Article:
Take a peep into the Bengali way of life and its culture, through the exhibition Rongobhoomi
From thought-provoking paintings to abstract masterpieces, there is no possible limit to what art can express and how it expresses it. Much in the same fashion, artists take to the canvas for varied purposes. While some paint magical strokes with an intention of putting across a message, the rest term it prudent for the onlooker to gauge the essence.
As the city gets set to seal a rendezvous with a cluster of works by Bengali artists during Rongobhoomi –a collection of artworks from Bengal, one wonders whether the creative souls share a common purpose. Curator for the exhibition, Neepa Sharma, instantly replies, “Though different artists have dabbled in different mediums, they are united in their mission of transporting art-enthusiasts straight to Bengal. The subtle intention being, to acquaint one and all with the region’s culture.” From Bengali features dominating the frames to portraits of mystic Bauls, the works do offer a rich peep in the Bengali way of life.
According to Neepa, more often than not, it is the lack of awareness that holds admirers of artworks back. “We want to showcase the wonders of Bengali art to the Tricity. They should be familiarised with different art forms and artists. Why just centre on artists from the region?” she questions.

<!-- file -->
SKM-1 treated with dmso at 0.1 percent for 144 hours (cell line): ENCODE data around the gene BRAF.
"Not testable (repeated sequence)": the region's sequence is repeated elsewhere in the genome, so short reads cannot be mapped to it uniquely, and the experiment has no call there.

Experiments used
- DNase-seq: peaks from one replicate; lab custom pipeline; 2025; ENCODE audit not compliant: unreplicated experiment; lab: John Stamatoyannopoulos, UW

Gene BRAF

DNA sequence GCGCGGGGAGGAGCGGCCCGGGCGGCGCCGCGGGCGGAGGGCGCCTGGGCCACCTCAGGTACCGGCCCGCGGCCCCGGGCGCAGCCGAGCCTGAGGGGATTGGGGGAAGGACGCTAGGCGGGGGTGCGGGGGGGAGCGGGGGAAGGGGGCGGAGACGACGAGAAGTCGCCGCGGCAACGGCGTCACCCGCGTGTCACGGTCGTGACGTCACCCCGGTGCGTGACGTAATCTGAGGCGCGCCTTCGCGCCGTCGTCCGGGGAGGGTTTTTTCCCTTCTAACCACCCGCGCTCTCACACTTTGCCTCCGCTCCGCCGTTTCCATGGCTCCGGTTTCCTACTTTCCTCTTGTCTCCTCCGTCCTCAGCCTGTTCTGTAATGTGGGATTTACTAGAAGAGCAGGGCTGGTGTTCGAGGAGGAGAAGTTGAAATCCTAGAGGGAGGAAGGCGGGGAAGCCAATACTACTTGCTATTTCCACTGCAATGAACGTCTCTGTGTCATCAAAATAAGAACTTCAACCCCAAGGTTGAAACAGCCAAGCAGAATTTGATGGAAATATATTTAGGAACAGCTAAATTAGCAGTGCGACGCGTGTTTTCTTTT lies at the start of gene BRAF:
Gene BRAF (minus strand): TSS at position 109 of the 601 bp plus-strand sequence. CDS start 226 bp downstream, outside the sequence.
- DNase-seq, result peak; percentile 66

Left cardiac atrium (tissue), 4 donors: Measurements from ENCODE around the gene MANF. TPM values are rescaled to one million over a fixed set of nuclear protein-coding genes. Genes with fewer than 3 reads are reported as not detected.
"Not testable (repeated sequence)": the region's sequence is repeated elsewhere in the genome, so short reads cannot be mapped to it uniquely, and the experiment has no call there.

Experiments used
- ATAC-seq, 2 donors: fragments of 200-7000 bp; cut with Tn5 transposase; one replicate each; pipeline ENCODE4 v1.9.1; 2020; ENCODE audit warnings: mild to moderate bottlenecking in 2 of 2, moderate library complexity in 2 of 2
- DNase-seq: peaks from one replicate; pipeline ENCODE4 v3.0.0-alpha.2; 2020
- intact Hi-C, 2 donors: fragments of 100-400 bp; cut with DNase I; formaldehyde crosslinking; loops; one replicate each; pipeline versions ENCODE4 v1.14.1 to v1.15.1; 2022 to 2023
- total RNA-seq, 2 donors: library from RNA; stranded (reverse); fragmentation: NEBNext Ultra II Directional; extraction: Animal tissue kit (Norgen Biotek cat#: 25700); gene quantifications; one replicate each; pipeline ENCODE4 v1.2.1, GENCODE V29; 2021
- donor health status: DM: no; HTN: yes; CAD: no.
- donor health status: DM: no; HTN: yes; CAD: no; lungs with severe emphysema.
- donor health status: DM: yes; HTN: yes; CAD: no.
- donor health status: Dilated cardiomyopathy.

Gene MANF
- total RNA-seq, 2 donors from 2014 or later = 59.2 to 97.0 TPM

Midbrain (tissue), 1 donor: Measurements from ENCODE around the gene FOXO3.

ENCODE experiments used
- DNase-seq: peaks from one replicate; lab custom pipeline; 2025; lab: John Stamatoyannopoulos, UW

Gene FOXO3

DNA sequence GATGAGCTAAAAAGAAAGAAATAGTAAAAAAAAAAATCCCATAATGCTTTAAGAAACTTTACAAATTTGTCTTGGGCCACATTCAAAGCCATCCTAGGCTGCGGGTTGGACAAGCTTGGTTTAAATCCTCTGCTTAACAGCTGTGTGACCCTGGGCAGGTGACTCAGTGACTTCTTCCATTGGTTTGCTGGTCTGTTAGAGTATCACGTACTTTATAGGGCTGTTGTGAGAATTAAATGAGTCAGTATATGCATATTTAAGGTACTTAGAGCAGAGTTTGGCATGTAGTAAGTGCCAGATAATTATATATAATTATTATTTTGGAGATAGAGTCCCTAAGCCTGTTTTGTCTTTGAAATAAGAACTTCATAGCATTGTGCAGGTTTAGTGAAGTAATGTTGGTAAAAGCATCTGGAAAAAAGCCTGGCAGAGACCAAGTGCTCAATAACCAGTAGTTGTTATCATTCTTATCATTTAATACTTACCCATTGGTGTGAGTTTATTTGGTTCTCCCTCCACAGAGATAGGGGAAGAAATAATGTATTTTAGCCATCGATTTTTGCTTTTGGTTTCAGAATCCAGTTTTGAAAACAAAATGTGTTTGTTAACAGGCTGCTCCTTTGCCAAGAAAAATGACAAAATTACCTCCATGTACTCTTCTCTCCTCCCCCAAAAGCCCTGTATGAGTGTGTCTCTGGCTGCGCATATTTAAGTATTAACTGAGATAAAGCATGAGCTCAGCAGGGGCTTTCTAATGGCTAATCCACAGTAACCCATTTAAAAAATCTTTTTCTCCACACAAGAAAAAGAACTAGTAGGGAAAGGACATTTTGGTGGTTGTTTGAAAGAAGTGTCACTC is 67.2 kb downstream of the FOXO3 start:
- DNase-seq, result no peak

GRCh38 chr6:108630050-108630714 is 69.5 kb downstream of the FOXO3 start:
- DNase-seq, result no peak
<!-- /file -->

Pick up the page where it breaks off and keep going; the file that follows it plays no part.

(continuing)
Neepa and art-enthusiast Poonam observe that a major put off for spectators is when painting styles and subjects get repetitive. Hailing constant reinvention as hallmarks of Bengali paintings, they say, “One commendable thing about artists from Bengal is their insatiable appetite to push their boundaries.”
With as many as 32 paintings all set to take your mind’s eye on a trip to the ‘land of colours’, one wonders whether some predominant theme emerges out of all the works. It does not take long to notice that majority of the exhibits have women as their subject. While artist Animesh Biswas depicts the chastity and purity of a woman engaged in red-light areas, Subroto Das explores Radha and paints works with religious undertones. “Women make for beautiful subjects. While some artists like Anindya Mukherjee chose to explore her modern side, others have portrayed her in a retro Bengali setting. They all seem to be celebrating womanhood and femininity in their own unique way,” Neepa and Poonam observe in unison. The duo share that they plan to hold an exhibition with all-women artists in the near future to promote the artists.